Advocates of overhauling California’s troubled pension system for public employees couldn’t have chosen a more providential moment to launch their reform campaign.
The huge California Public Employees’ Retirement System is in deep financial doo-doo, having lost tens of billions of dollars in often-speculative investments, and is telling state and local officials it will need more “contributions.” Meanwhile, investigations are under way into multimillion-dollar payments to placement agents who arranged some investments.
With a public pension scandal simmering and their private pension benefits shrinking, voters will resent a CalPERS bailout. Indeed, a recent Field Poll indicates that voters are inclined to support pension reform, setting the stage for a high-stakes political battle next year.
The California Foundation for Fiscal Responsibility filed two slightly different measures last week to establish a two-tier pension system, reducing benefits for newly hired public employees. It’s clearly hoping for financial backing from one of the two billionaire Republicans running for governor next year. And it may get support from outgoing Gov. Arnold Schwarzenegger, who has tried, in vain, to overhaul the pension system.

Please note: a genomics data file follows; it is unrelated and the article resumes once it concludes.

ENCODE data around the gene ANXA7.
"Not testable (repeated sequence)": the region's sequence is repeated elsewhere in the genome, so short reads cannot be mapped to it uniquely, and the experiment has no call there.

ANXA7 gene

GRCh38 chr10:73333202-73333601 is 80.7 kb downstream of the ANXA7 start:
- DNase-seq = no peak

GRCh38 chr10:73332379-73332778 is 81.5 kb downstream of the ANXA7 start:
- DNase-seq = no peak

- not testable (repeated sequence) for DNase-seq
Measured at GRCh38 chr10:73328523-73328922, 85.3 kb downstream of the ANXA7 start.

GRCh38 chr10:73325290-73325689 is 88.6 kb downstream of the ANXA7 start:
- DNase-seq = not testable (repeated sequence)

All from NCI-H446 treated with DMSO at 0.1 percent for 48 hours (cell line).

Meanwhile, CalPERS, whose board is controlled by union members, desperately wants to minimize backlash from its investment woes. It’s promoting a “smoothing” plan under which its investment losses would be made up over 30 years, thus softening immediate impact on already strained budgets.
Financially strapped local governments appear to be opting for this easy payment plan, but Schwarzenegger is rejecting it, perhaps because if CalPERS sends a big bill to the state, it would enhance chances of passing the pending reform measure.
“By deferring pension contributions CalPERS would not only be gambling that its investment earnings in this economy will grow faster than its pension obligations but would also be using our kids’ money to do so because they will be the ones stuck footing the bill,” Schwarzenegger said when the CalPERS plan was unveiled.
While some other states have adopted smoothing, research by the Pew Center on the States indicates that it’s typically over a five- or six-year span, so California’s 30-year plan stands out like a sore thumb.
CalPERS’ assumed investment earnings rate, 7.75 percent per year, is more in line with other states but is too optimistic, critics such as Schwarzenegger financial adviser David Crane say. Crane calls it an “earnings assumption ungrounded in reality” and to achieve it, CalPERS is increasing its exposure to high-risk investments.
Given that history and with CalPERS’ own actuary saying the current system is “unsustainable,” it’s high time for the Legislature to conduct a top-to-bottom review of public pensions, rather than continuing its cowardly hear-no-evil, see-no-evil posture.
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